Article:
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Franziska Hünnekes

5 February 2024
WORKING PAPER SERIES - No. 2902
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Abstract
In this paper we build a unique dataset to study how banks decide which firms to lend to and how this decision depends on their own situation and the characteristics of their borrowers. We find that weaker capitalised banks adjust their credit standards more than healthier banks, especially for firms with a higher default risk. We also show how credit standards change in reaction to two specific macroeconomic developments, namely an increase in bank funding costs and a sudden deterioration in banks’ corporate loan portfolios. Here we find that weaker banks respond more forcefully by tightening their credit standards more than better capitalised banks. This development is particularly pronounced when banks are linked to riskier firms. Insofar, we provide evidence of heterogeneity in the bank lending channel, depending on the situation of the lenders and the borrowers.
JEL Code
E44 : Macroeconomics and Monetary Economics→Money and Interest Rates→Financial Markets and the Macroeconomy
E51 : Macroeconomics and Monetary Economics→Monetary Policy, Central Banking, and the Supply of Money and Credit→Money Supply, Credit, Money Multipliers
E52 : Macroeconomics and Monetary Economics→Monetary Policy, Central Banking, and the Supply of Money and Credit→Monetary Policy
G21 : Financial Economics→Financial Institutions and Services→Banks, Depository Institutions, Micro Finance Institutions, Mortgages
12 January 2023
ECONOMIC BULLETIN - BOX
Economic Bulletin Issue 8, 2022
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Abstract
This box examines the information that the euro area bank lending survey (BLS) provides on future growth in loans to firms and households for house purchase in the euro area. The survey has proved to be invaluable for assessing the passthrough of monetary policy to borrowers via banks, for obtaining early information on turning points in lending conditions, and for understanding changes in loan demand and lending conditions during exceptional periods, such as the COVID-19 (coronavirus) pandemic and the Russian war in Ukraine. First, simple cross-correlations reveal a strong relation between BLS indicators and actual loan growth several quarters ahead. Second, BLS indicators help improve loan forecasts. In terms of loans to firms, the credit standards and loan demand reported in the BLS provide additional information that can be used when forecasting lending, while for housing loans, forecasts are improved by taking into account reported demand in particular. Finally, bank-level data confirm that BLS responses also reveal information on loan developments at the individual bank level. Overall, recent developments regarding BLS credit standards and loan demand point to a deceleration of growth in loans to firms and households in the coming quarters.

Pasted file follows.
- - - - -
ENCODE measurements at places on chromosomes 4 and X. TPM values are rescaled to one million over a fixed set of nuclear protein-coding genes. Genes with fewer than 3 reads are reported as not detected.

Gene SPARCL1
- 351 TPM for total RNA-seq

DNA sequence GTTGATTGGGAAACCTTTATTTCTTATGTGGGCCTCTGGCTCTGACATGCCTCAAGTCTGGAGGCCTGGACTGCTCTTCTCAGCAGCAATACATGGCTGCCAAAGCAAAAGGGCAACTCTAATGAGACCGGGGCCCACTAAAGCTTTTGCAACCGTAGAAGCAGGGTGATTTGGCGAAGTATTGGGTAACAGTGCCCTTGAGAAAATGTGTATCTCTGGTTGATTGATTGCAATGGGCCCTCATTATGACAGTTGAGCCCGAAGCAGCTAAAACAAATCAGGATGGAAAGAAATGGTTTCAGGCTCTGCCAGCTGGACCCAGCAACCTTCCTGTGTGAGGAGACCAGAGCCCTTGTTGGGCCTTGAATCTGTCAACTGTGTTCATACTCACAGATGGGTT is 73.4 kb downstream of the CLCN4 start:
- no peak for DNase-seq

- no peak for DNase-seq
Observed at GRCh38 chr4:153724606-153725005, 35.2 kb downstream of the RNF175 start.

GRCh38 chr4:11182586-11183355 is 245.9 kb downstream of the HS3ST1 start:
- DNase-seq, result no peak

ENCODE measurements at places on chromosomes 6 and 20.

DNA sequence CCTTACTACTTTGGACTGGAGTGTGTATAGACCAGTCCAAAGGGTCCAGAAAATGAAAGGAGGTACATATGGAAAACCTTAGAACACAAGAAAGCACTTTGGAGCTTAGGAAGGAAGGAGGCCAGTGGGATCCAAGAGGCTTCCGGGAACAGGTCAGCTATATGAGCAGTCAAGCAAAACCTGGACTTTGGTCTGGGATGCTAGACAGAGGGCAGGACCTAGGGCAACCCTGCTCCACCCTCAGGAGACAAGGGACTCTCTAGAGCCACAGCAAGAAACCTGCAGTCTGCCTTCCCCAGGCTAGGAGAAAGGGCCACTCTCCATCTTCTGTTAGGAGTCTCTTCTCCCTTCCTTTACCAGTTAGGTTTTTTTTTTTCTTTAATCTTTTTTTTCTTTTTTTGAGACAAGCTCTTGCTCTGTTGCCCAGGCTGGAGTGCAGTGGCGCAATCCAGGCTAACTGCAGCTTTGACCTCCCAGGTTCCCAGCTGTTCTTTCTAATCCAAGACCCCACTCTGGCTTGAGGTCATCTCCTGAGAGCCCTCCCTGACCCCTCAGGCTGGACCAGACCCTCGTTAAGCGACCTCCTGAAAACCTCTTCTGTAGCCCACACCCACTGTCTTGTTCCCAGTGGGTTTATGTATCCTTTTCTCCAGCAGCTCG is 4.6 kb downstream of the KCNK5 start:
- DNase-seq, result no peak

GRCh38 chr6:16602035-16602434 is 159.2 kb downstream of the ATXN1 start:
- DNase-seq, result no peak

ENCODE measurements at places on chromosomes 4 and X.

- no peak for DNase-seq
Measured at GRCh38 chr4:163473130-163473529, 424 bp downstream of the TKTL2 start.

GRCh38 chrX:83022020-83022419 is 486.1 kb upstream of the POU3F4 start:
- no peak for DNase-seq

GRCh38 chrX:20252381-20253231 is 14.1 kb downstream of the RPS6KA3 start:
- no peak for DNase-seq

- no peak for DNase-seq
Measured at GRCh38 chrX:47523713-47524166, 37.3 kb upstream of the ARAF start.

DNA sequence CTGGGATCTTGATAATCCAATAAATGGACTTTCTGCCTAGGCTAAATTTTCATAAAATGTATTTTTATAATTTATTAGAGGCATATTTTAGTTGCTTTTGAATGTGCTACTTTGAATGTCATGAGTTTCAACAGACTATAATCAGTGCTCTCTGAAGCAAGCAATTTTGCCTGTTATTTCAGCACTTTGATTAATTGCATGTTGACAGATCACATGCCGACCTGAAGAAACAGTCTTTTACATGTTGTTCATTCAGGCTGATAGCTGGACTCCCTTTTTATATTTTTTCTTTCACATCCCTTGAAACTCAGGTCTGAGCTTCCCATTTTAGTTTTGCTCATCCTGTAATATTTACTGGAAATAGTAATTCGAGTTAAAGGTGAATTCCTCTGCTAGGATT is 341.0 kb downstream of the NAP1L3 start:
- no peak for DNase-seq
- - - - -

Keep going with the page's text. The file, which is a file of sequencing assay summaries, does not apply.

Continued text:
JEL Code
E4 : Macroeconomics and Monetary Economics→Money and Interest Rates
E44 : Macroeconomics and Monetary Economics→Money and Interest Rates→Financial Markets and the Macroeconomy
E5 : Macroeconomics and Monetary Economics→Monetary Policy, Central Banking, and the Supply of Money and Credit
E52 : Macroeconomics and Monetary Economics→Monetary Policy, Central Banking, and the Supply of Money and Credit→Monetary Policy
G21 : Financial Economics→Financial Institutions and Services→Banks, Depository Institutions, Micro Finance Institutions, Mortgages
3 December 2021
WORKING PAPER SERIES - No. 2621
Details
Abstract
We assess how firm expectations about future production impact current production and pricing decisions. Our analysis is based on a large survey of firms in the German manufacturing sector. To identify the causal effect of expectations, we rely on the timing of survey responses and match firms with the same fundamentals but different views about the future. Firms that expect their production to increase (decrease) in the future are 15 percentage points more (less) likely to raise current production and prices, compared to firms that expect no change in production. In a second step, we show that expectations also matter even if they turn out to be incorrect. Lastly, we aggregate expectation errors across firms and find that they account for about 15 percent of aggregate fluctuations.
JEL Code
E32 : Macroeconomics and Monetary Economics→Prices, Business Fluctuations, and Cycles→Business Fluctuations, Cycles
D84 : Microeconomics→Information, Knowledge, and Uncertainty→Expectations, Speculations
E71 : Macroeconomics and Monetary Economics